“Here is the last and biggest piece of advice I have: If you have a story that you want to tell, but you’re afraid that someone in your life is going to feel wounded, whether that feeling is justified or not, fair or not, tell it anyway.” Emma Straub, who recently wrote about her Year in Reading, gives some advice on fictionalizing real people in an essay for Rookie.
Also the name of a beautiful book of poetry by Jake Adam York, a group of starlings is known as a “murmuration.” One could make the case that the birds are America’s most literary. Each of the hundreds of millions of European starlings currently inhabiting North America is a descendant of the approximately 100 birds released in New York City’s Central Park in the early 1890s. They were released by a society intent on populating America with each of the birds mentioned in Shakespeare’s plays.
The Exile, home of the War Nerd, is back online at a new address after being forced to fold their print operation.Lots of folks were excited about Mark Twain being on the cover of Time. So was Season, until she opened the magazine.Will Leitch’s story of meeting Hunter S. Thompson is brilliant, funny, and heartbreaking.The New Anonymous is a literary magazine with a clever concept. According to EarthGoat, “No name on your submission, the readers never see names, the editors are anonymous.” Will anyone submit their work? Who is behind this mysterious mag?Summer book lists, compiled.Ever wonder where the word “ok” comes from? “The abbreviation fad began in Boston in the summer of 1838 … OFM, ‘our first men,’ and used expressions like NG, ‘no go,’ GT, ‘gone to Texas,’ and SP, ‘small potatoes.’ Many of the abbreviated expressions were exaggerated misspellings, a stock in trade of the humorists of the day. One predecessor of OK was OW, ‘oll wright,’ and there was also KY, ‘know yuse,’ KG, ‘know go,’ and NS, ’nuff said.’ The general fad may have existed in spoken or informal written American English for a decade or more before its appearance in newspapers. OK’s original presentation as ‘all correct’ was later varied with spellings such as ‘Oll Korrect’ or even ‘Ole Kurreck’. Deliberate word play was associated with the acronym fad and was a yet broader contemporary American fad.”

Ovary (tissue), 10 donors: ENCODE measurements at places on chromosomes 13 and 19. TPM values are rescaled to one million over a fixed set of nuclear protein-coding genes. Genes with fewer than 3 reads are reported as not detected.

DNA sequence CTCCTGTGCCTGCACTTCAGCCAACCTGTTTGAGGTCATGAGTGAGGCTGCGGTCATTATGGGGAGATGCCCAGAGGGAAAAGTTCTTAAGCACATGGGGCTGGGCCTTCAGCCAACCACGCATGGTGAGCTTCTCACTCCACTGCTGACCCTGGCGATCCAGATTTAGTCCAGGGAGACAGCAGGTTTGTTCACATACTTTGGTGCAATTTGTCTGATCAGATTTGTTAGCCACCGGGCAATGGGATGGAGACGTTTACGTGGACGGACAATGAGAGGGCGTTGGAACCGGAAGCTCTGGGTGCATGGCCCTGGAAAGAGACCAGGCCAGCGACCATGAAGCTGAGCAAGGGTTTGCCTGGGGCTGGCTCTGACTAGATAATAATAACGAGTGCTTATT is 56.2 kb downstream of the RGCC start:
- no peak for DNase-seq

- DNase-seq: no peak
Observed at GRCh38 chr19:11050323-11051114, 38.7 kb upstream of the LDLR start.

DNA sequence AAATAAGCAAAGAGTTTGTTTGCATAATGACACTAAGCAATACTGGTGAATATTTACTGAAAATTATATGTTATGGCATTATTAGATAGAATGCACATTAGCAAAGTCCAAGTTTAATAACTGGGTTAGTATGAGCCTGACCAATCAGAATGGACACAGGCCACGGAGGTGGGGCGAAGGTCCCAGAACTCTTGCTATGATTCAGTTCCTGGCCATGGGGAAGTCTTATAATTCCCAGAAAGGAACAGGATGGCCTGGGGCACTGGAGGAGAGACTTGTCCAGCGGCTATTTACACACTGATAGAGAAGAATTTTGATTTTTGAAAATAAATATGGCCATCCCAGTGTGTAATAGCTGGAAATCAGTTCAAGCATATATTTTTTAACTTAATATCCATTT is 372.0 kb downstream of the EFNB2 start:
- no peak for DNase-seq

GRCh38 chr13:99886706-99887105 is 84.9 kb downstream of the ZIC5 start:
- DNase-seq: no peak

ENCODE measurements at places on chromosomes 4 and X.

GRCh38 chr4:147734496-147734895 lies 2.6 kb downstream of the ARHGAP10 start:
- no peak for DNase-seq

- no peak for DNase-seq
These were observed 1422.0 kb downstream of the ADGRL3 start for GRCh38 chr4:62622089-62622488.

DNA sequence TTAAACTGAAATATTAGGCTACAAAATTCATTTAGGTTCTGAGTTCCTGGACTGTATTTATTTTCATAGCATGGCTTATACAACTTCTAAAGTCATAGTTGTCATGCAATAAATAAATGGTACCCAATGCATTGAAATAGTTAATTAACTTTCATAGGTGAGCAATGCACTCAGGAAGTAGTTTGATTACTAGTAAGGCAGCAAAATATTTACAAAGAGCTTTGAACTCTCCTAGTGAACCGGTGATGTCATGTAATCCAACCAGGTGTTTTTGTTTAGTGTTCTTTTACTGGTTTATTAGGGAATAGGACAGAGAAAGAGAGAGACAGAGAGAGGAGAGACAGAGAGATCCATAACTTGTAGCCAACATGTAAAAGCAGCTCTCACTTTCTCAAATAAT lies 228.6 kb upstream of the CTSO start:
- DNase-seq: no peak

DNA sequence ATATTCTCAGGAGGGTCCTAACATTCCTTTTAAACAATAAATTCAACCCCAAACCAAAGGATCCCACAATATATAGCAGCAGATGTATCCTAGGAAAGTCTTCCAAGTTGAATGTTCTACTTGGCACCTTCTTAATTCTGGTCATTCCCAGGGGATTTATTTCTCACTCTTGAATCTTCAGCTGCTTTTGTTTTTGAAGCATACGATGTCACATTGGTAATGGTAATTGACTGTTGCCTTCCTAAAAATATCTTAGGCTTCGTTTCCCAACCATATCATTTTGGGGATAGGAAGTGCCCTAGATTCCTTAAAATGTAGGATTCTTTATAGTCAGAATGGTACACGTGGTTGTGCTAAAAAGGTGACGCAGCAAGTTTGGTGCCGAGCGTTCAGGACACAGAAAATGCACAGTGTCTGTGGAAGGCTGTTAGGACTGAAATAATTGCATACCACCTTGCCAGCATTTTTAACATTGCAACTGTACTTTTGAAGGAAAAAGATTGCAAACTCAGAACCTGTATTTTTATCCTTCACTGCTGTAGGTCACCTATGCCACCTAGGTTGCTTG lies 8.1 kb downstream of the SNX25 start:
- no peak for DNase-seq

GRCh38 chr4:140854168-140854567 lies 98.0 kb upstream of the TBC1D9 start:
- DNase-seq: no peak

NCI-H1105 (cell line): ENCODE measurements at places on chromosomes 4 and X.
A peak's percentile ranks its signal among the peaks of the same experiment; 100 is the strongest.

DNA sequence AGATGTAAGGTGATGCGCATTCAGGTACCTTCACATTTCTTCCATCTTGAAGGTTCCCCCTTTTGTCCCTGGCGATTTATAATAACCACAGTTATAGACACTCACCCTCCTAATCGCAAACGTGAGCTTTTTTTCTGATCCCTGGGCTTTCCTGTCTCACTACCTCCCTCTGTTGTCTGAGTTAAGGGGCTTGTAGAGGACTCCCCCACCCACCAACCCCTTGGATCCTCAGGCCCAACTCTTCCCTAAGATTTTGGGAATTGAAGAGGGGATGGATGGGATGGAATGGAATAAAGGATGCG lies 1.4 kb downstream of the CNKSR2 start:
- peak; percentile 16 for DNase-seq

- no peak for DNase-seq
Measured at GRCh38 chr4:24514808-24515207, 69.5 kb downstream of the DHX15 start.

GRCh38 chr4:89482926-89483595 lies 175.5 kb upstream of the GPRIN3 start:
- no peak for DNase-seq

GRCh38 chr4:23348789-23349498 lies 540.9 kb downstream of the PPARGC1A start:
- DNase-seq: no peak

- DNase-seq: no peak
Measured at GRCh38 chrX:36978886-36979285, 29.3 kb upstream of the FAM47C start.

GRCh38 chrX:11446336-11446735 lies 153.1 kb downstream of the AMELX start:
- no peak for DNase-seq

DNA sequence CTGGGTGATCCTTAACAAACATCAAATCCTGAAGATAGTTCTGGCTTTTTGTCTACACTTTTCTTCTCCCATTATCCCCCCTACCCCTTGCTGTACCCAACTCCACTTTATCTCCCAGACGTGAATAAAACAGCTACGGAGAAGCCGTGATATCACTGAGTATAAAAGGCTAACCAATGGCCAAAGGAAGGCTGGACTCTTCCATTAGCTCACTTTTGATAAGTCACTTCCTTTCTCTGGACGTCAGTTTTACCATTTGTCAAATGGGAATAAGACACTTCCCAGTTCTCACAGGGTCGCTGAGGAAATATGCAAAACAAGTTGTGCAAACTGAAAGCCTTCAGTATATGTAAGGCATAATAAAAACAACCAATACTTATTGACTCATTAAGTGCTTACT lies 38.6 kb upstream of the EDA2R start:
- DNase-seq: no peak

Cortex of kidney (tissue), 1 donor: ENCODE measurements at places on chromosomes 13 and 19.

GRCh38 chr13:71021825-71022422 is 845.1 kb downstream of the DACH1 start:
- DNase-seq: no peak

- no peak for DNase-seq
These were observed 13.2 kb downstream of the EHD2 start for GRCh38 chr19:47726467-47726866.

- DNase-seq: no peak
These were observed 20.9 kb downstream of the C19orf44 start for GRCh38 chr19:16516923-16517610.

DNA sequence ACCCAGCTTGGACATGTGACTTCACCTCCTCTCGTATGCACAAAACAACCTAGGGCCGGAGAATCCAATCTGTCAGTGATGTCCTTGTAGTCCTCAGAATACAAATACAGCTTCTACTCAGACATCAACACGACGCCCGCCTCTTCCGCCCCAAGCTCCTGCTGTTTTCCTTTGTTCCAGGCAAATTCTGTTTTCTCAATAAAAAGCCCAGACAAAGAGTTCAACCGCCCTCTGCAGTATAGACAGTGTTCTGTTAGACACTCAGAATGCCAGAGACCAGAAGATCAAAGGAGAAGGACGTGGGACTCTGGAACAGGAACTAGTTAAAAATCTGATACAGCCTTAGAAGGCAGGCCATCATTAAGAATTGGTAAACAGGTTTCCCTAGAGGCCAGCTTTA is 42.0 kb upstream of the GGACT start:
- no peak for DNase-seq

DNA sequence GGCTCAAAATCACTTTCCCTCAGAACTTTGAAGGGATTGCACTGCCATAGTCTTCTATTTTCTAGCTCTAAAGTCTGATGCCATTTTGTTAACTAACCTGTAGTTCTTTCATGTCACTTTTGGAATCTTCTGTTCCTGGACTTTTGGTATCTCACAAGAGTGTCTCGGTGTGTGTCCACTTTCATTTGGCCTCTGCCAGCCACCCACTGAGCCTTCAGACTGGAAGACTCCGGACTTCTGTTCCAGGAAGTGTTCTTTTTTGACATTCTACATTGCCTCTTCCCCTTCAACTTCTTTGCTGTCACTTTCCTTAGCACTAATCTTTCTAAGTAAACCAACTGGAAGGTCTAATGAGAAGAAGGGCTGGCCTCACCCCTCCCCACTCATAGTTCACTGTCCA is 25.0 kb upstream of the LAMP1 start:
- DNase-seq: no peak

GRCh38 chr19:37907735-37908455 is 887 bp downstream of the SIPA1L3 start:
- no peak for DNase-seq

“For Mr. Kirn, 51, who indeed brims with an outer confidence that can be intimidating at times to those unused to brash, creative types who dress in custom cowboy boots and seem indifferent to the modest niceties of literary image, the loud underwear seems to be working this afternoon.” If this doesn’t read like the typical author profile that’s because Walter Kirn interviewed himself for The New York Times on his new book, Blood Will Out: The True Story of a Murder, a Mystery, and a Masquerade. Here’s our review.
ReadThis and The Center for Fiction are throwing a day-long event featuring the likes of Elizabeth Gilbert, Rick Moody, Kurt Andersen, Sam Lipsyte, and Jamaica Kincaid. It’s taking place at 17 East 47th Street in Manhattan on Saturday April 10th. “The price of admission? Your donation of two or more new or gently used board books through grade 12.”